WASHINGTON — The Bush administration wants to expand a medical screening program to former nuclear weapons workers at 12 additional sites nationwide, nearly doubling the number of workers who would be screened.
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The plan, unveiled this week as part of President Bush’s proposed budget, would allow an estimated 25,000 more workers to get the free, one-time tests that could help them seek early treatment for work-related illnesses such as respiratory diseases, hearing loss, bladder cancer and damage to the liver and kidneys.
“We’re losing people daily and we need to get these tests going,” said Eric Parker, president of the union that represents workers at the former Mound weapons plant in Miamisburg, Ohio.
The Energy Department launched the program in 1999 for current and former workers at 13 of the nation’s most contaminated sites, including the Portsmouth Gaseous Diffusion Plant in southern Ohio, Los Alamos weapons lab in New Mexico, Hanford plant in Washington state and Rocky Flats in Colorado.
So far, tests have been done on about 28,000 workers who may have been exposed to asbestos, beryllium, plutonium, nickel, solvents, acids and high levels of noise through their work at the plants or laboratories.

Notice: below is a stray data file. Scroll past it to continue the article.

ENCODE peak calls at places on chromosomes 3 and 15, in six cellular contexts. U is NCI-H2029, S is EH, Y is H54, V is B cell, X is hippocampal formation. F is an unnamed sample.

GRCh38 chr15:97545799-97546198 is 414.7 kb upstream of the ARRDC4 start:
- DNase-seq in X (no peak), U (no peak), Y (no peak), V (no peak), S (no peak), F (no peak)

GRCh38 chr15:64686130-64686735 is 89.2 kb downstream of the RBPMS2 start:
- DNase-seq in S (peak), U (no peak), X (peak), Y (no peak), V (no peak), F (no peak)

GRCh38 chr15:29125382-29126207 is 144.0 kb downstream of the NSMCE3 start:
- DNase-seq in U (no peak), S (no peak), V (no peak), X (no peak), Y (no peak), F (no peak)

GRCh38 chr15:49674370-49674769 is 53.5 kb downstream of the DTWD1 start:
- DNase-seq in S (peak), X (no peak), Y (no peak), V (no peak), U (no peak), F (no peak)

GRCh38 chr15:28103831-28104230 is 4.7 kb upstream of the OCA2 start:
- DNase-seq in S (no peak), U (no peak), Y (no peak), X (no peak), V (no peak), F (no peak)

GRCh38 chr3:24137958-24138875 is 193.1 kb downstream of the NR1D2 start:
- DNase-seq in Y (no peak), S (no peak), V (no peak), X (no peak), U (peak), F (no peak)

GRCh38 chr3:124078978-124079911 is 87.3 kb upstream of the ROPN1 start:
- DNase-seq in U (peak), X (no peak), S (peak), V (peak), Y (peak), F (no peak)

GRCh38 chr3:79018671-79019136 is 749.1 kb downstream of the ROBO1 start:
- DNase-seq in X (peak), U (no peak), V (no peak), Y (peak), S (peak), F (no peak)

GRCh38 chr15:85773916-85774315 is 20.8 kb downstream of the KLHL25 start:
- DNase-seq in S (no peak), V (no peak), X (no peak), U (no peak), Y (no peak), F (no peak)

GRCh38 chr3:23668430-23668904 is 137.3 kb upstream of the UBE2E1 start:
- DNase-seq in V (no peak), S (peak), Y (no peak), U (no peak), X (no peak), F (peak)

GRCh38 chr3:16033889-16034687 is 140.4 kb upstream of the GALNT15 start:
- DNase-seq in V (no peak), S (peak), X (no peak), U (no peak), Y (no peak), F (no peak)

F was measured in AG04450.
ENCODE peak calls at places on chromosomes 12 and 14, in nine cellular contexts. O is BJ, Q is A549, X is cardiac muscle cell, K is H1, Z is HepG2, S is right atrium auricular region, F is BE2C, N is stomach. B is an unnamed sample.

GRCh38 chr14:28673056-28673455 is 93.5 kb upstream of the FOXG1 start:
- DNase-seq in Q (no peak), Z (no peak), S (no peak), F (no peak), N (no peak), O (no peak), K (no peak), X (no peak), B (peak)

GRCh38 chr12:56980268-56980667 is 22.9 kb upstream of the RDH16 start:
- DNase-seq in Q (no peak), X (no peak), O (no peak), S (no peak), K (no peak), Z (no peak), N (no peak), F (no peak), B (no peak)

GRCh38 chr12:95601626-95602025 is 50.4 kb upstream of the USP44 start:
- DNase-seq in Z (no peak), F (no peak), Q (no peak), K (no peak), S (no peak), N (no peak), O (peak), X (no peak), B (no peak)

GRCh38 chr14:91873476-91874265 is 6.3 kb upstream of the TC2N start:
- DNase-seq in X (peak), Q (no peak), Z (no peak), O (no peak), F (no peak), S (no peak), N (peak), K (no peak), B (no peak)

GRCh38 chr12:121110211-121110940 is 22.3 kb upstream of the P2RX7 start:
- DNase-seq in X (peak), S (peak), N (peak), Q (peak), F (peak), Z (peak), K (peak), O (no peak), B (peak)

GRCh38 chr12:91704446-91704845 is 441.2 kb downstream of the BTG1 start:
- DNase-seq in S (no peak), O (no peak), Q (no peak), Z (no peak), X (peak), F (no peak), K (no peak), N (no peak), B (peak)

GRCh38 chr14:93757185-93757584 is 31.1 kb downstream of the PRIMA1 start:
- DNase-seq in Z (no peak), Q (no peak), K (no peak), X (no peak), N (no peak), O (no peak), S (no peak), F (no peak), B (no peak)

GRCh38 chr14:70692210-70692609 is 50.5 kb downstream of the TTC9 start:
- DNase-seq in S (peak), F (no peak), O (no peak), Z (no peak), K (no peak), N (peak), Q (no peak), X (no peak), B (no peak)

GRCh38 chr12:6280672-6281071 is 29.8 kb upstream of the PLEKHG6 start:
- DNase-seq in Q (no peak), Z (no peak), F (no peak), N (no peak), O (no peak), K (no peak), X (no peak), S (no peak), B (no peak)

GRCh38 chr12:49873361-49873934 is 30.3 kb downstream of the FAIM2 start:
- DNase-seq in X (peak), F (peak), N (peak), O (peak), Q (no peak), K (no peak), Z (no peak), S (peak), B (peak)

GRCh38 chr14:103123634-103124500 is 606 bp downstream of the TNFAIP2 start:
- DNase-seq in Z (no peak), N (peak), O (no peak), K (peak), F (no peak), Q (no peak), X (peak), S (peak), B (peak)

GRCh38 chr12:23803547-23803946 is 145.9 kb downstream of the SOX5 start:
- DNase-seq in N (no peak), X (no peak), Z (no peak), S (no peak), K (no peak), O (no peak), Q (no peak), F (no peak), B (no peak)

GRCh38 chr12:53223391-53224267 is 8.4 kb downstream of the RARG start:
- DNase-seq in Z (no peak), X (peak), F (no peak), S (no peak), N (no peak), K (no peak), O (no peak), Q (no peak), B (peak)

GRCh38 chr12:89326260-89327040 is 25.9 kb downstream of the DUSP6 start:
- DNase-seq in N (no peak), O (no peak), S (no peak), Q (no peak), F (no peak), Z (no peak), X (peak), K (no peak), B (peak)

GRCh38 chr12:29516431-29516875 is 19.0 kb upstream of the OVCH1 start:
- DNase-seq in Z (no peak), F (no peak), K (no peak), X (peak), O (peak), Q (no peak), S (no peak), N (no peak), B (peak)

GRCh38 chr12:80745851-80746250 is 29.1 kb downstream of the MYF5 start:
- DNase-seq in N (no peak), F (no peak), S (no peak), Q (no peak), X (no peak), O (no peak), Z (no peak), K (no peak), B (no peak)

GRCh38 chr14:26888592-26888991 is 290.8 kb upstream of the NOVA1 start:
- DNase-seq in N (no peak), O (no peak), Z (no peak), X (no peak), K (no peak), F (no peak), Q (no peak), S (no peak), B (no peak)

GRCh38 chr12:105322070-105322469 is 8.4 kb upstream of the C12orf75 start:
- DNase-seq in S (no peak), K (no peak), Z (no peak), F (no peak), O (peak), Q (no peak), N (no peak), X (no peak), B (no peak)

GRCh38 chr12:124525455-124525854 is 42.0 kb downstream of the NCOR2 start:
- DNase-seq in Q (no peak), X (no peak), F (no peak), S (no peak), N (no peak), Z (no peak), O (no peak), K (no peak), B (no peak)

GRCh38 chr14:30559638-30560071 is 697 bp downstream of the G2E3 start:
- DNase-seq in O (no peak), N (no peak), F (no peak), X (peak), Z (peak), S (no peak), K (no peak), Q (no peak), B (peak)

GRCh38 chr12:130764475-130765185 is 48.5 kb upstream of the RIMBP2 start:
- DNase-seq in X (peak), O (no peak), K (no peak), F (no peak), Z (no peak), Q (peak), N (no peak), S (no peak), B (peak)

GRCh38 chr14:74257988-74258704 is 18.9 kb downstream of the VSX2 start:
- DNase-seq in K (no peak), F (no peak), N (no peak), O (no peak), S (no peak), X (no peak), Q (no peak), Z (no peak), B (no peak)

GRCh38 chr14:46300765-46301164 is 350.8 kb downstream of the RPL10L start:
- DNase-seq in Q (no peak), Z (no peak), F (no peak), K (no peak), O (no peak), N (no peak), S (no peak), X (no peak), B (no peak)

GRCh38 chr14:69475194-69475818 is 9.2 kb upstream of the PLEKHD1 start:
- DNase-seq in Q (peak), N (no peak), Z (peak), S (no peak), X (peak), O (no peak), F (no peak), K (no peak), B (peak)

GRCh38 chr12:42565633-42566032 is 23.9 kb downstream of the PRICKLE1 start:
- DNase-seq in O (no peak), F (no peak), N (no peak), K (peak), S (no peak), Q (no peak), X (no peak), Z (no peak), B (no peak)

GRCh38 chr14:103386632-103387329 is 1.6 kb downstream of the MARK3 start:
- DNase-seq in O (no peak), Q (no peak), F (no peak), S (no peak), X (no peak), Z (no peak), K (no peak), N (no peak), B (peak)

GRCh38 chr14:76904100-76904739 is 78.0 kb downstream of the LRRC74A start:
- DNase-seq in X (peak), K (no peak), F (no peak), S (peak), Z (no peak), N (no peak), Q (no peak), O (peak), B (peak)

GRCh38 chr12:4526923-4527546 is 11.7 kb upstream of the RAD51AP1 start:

The proposed expansion comes as testing for workers at those sites is nearing completion.
It’s an about-face for the Energy Department, which said last year that it would close regional testing clinics and replace them with a national screening program available to workers through a toll-free number.
“We thought it was more important for people to have the opportunity to walk into an actual clinic and have one-on-one face time with a doctor,” said John Shaw, director of the department’s Office of Environment, Safety and Health.
Under the Bush plan, funding would remain at $12.5 million next year but would be reallocated to open eight new testing centers and create four supplemental care programs. The plan also would allow former department workers from any site to see their own doctor.
Sen. George Voinovich, R-Ohio, applauded the plan, saying it will help detect cancer and other diseases that otherwise could have gone untreated.
“The Cold War was won by the men and women who made the weapons that enforced the peace,” he said.
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